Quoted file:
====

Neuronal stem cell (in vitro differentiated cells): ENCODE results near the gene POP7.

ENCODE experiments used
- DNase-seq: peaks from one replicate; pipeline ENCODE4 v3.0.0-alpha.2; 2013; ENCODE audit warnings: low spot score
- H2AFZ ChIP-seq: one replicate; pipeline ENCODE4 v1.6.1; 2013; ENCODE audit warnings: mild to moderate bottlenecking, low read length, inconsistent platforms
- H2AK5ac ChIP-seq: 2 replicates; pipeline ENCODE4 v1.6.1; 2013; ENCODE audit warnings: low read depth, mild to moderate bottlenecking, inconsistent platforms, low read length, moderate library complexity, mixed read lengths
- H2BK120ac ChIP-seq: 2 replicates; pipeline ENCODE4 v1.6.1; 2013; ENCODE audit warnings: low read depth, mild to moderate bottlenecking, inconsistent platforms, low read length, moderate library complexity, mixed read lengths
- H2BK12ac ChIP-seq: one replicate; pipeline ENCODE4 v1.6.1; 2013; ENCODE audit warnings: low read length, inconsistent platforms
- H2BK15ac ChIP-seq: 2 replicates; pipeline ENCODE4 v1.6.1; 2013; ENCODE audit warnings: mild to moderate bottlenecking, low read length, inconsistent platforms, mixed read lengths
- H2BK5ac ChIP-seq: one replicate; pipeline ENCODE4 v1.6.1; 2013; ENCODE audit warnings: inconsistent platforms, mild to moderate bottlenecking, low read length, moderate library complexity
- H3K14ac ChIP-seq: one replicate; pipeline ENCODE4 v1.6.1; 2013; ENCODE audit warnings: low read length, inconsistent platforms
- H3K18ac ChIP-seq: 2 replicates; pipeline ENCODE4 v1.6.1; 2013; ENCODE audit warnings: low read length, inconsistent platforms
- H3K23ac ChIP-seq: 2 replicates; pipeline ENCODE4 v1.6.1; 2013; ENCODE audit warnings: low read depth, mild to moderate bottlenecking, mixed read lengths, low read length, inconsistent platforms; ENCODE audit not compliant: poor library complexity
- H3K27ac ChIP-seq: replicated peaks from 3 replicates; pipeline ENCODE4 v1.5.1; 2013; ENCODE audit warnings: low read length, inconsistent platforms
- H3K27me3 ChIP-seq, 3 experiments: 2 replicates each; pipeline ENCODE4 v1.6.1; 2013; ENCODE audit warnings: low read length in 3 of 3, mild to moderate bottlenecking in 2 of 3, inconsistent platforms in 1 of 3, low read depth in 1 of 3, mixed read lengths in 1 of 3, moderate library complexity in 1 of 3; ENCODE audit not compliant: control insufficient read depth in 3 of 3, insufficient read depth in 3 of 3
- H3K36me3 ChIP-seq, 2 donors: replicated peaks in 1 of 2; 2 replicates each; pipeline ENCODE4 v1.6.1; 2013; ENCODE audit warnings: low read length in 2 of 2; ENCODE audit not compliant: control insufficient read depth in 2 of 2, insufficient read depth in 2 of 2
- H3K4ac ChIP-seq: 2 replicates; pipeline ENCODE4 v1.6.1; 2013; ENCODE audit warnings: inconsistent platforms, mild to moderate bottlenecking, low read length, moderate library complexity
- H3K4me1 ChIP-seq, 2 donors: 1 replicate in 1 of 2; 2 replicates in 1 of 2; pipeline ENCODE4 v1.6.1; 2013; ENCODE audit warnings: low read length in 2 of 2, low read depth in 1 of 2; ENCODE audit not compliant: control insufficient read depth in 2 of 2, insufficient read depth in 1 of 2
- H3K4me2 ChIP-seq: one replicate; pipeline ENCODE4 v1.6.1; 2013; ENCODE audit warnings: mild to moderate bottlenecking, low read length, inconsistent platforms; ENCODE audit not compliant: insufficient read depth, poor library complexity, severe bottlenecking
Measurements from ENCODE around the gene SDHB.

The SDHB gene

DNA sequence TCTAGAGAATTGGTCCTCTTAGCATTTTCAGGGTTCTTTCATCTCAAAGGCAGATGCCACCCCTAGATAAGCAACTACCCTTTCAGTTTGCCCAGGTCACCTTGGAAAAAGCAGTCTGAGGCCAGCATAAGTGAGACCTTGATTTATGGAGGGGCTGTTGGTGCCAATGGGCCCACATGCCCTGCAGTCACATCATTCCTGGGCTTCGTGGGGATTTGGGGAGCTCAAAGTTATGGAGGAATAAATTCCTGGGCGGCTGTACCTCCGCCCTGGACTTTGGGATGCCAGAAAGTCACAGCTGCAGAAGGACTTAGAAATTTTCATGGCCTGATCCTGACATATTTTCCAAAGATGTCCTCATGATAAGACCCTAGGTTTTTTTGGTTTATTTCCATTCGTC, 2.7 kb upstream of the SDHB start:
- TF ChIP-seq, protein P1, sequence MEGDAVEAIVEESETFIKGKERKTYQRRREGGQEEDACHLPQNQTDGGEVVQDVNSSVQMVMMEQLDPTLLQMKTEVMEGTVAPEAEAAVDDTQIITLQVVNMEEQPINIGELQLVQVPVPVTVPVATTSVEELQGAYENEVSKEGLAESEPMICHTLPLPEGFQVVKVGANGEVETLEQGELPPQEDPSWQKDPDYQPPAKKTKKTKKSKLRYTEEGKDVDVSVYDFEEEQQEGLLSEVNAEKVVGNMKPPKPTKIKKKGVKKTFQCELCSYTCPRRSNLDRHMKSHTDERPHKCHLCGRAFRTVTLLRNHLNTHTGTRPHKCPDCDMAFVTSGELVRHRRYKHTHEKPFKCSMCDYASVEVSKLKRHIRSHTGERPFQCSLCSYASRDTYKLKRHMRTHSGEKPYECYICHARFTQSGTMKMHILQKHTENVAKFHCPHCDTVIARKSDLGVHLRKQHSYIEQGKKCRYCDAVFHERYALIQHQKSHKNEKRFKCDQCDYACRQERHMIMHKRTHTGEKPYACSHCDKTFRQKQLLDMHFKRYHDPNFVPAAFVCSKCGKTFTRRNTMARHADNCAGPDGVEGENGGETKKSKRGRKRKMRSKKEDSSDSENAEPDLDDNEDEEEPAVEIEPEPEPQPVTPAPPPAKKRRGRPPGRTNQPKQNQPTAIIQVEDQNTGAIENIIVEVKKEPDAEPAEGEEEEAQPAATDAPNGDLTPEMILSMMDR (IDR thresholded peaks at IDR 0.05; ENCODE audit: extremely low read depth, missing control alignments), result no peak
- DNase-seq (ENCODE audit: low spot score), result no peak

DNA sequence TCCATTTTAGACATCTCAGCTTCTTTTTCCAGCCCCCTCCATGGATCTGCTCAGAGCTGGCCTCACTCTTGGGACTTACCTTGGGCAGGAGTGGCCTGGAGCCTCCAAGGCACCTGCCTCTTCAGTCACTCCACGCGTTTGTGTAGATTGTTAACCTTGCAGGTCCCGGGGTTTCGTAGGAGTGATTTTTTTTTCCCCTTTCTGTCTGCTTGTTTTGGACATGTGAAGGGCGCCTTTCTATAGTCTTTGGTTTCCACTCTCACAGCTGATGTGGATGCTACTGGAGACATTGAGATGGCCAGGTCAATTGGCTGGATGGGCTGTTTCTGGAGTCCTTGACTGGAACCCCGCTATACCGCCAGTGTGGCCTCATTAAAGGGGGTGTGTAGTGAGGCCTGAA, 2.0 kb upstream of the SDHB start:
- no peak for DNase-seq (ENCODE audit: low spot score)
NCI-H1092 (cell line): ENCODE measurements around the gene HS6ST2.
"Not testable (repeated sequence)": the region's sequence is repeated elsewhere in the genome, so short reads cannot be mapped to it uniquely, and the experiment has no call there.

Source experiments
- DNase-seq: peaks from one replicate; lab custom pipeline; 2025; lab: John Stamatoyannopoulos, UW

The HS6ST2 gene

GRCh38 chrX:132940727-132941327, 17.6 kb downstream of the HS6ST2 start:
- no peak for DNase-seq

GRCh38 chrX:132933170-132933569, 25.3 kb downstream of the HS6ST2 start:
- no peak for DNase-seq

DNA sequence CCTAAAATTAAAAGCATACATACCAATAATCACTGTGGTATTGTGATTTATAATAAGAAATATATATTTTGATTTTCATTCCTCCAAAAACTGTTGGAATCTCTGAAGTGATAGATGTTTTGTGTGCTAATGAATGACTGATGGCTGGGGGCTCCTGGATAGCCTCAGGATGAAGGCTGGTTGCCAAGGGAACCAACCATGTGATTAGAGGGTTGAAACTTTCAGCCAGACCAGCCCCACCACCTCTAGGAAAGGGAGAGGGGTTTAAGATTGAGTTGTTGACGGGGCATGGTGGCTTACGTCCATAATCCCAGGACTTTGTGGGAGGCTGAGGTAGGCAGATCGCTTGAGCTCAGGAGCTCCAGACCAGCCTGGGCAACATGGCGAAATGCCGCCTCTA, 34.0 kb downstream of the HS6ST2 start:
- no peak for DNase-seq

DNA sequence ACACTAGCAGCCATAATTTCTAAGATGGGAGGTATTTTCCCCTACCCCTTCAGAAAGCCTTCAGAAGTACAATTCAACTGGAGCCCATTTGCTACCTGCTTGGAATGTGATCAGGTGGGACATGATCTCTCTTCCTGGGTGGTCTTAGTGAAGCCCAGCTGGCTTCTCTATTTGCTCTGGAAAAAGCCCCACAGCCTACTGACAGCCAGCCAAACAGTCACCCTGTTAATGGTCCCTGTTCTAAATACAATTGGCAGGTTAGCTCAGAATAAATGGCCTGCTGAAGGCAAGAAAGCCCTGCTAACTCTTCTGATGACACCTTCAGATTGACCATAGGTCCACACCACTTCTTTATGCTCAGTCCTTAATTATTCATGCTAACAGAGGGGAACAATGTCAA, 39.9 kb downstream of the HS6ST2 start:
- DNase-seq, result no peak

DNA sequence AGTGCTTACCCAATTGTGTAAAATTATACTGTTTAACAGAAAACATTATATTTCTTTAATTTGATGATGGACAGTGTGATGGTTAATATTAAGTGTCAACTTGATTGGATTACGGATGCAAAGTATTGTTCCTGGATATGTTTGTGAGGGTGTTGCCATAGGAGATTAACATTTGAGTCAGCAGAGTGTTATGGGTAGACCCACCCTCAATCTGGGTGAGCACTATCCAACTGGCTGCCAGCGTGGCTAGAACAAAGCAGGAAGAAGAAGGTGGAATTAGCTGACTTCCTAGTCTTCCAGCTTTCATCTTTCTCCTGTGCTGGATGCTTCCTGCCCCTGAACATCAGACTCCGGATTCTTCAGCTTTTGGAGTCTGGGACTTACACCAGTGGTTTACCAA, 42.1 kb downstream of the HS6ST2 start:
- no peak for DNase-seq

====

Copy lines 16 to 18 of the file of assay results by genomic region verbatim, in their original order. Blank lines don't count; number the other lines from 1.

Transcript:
- H3K4ac ChIP-seq: 2 replicates; pipeline ENCODE4 v1.6.1; 2013; ENCODE audit warnings: inconsistent platforms, mild to moderate bottlenecking, low read length, moderate library complexity
- H3K4me1 ChIP-seq, 2 donors: 1 replicate in 1 of 2; 2 replicates in 1 of 2; pipeline ENCODE4 v1.6.1; 2013; ENCODE audit warnings: low read length in 2 of 2, low read depth in 1 of 2; ENCODE audit not compliant: control insufficient read depth in 2 of 2, insufficient read depth in 1 of 2
- H3K4me2 ChIP-seq: one replicate; pipeline ENCODE4 v1.6.1; 2013; ENCODE audit warnings: mild to moderate bottlenecking, low read length, inconsistent platforms; ENCODE audit not compliant: insufficient read depth, poor library complexity, severe bottlenecking